- maximum cervical compression, an active axial compression of the head with the head side bent toward the side of pain; and
- distraction test - relief of pain by long-axis distraction while the patient is sitting.
Dr. Murphy's three recent papers on cervical radiculopathy all follow from a series of cases in his clinic. These articles come out of a "real world" approach using multiple treatment tools, not just one intervention. Once a diagnosis of cervical radiculopathy was established through history, exam and imaging, a treatment plan was formulated.
Manipulation was used in all cases. Other interventions include neural mobilization, end-range loading from the McKenzie model, over-the-door traction, and exercise rehabilitation focused on cervical stabilization, sensorimotor training, aerobic exercise, weight training and graded exposure to feared/pain-provoking activities. Dr. Murphy describes the treatment plans as minimalist. Only the approaches deemed necessary based on clinical findings were applied. I do not have the space here to describe in detail all of the treatment modalities used.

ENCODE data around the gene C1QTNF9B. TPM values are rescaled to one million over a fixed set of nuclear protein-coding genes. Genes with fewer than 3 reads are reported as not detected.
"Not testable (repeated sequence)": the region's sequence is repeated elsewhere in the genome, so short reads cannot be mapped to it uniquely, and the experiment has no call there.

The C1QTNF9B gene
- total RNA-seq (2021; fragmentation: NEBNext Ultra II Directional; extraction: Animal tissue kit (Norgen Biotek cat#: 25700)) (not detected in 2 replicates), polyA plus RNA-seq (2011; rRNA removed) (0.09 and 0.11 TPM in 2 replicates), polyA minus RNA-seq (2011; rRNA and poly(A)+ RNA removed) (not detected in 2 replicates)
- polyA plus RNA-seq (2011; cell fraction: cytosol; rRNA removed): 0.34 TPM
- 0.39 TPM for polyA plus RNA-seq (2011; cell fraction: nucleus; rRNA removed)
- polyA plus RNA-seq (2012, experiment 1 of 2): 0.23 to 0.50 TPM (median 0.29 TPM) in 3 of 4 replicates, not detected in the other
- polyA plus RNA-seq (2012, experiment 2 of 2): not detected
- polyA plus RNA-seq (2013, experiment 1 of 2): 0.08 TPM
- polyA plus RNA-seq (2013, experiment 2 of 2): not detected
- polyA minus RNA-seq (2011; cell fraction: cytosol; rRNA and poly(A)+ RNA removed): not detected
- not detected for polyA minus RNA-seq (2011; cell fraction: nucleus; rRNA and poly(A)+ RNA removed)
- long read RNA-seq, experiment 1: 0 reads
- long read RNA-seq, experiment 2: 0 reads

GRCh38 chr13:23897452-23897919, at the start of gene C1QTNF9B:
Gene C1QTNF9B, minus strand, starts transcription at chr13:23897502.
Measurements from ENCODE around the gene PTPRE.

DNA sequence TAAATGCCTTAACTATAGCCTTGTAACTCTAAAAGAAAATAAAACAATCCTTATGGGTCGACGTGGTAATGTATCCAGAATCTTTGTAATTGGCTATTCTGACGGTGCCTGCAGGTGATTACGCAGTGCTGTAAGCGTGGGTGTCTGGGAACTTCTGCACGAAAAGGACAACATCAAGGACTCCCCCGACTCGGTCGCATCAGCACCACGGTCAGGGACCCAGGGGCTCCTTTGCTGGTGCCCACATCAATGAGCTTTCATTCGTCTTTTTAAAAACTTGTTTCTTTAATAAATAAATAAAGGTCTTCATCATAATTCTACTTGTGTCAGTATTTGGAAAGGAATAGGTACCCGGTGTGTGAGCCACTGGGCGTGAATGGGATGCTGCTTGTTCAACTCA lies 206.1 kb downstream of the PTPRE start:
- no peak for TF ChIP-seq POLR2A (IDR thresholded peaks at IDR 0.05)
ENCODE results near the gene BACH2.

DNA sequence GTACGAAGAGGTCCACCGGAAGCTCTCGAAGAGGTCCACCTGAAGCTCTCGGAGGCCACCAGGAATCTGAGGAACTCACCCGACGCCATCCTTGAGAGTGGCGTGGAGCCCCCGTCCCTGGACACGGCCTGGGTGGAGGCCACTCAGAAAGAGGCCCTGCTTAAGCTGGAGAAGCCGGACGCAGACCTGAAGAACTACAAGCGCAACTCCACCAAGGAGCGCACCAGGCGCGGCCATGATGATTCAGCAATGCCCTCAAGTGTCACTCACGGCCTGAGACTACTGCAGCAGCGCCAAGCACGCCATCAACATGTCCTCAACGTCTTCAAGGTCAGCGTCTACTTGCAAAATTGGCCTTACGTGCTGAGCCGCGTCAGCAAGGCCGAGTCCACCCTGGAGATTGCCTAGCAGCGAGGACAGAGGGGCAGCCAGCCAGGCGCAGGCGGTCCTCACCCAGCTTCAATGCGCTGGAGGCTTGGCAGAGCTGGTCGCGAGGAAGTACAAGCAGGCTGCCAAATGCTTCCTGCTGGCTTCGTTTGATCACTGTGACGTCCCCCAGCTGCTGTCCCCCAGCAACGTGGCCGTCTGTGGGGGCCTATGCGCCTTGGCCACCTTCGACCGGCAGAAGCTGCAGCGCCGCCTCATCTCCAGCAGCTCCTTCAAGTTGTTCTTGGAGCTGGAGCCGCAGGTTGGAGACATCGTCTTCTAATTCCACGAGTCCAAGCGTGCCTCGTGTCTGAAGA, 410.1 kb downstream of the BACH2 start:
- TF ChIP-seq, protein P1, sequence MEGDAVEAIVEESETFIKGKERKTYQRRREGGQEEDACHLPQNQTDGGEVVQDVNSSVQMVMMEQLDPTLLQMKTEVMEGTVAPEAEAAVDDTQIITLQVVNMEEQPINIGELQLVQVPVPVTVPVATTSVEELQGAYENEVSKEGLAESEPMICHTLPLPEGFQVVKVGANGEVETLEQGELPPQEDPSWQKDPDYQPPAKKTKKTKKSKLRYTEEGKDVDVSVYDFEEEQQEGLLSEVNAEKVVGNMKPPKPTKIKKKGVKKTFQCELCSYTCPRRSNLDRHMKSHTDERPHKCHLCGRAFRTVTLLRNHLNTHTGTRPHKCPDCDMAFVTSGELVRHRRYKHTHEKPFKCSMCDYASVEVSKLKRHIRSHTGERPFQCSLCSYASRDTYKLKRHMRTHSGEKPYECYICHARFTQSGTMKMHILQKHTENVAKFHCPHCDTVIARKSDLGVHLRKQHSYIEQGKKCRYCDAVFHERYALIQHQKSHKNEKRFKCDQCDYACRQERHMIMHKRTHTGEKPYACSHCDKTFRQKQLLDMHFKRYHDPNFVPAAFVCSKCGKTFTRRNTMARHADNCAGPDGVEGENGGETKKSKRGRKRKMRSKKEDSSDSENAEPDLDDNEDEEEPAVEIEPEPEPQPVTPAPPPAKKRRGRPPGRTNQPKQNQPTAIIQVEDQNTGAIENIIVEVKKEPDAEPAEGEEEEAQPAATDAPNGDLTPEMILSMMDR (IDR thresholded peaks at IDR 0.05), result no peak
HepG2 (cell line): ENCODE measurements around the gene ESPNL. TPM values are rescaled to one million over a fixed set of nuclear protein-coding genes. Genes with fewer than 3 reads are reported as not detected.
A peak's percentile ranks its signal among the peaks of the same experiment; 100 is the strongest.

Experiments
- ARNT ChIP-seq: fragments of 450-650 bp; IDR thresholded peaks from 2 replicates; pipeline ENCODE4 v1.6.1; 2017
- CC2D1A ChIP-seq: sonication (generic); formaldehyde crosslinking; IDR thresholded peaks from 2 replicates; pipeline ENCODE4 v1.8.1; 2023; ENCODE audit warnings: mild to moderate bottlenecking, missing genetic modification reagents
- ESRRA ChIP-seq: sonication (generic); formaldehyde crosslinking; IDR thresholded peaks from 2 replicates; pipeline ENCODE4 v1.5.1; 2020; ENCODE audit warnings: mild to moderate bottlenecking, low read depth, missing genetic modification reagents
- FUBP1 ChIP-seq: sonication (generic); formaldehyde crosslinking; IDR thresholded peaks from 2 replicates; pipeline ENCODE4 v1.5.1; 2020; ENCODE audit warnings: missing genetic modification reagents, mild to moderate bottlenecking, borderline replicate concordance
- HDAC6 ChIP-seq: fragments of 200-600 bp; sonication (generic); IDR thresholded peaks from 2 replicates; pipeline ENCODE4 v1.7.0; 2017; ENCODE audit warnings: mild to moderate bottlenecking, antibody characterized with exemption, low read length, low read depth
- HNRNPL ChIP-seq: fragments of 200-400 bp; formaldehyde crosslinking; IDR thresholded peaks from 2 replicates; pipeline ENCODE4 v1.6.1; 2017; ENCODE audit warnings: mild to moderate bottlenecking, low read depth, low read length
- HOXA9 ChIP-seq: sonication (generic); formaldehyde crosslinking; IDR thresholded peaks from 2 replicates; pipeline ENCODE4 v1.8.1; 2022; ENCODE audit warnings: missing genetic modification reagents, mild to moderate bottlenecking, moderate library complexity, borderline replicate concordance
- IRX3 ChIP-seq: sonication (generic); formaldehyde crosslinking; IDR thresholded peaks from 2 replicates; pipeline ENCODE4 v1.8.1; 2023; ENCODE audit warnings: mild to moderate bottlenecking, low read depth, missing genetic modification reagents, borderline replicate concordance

What kind of manipulation was applied? I'll describe the manipulation Dr. Murphy uses, but I'll add this caveat: This is not a technique guru's model. It's not "just do this adjustment, and everything will be fine." About half the time, traditional chiropractic HVLA thrusts were applied. The other half of the time, a muscle energy (post-isometric relaxation applied to joints) technique was used. These techniques seemed to work equally well in this series of cases.
Manipulation used a combination of indicators. First, manipulation was applied only to joints that showed dysfunction on palpation. Palpation assessed abnormal resistance to joint movement, reactivity of the local musculature, and the patient's report of pain. Second, manipulation could be applied to the level that was generating the radiculopathy, but only if joint dysfunction existed at that level. Third, manipulation was applied to other levels the doctors felt were clinically significant. Fourth, pre-manipulative screening was done. The joint was taken in the direction described below. If this caused peripheralization of symptoms, meaning an increase or activation of pain into the arm, this direction would be contraindicated, and another direction was found. The usual direction applied was to correct what Dr. Murphy calls an A-P rotation. This means the involved joint was slightly flexed, laterally bent away from the symptomatic side, and then rotated to the symptomatic side. The manipulation was completed with either a thrust or the contract-relax of muscle energy.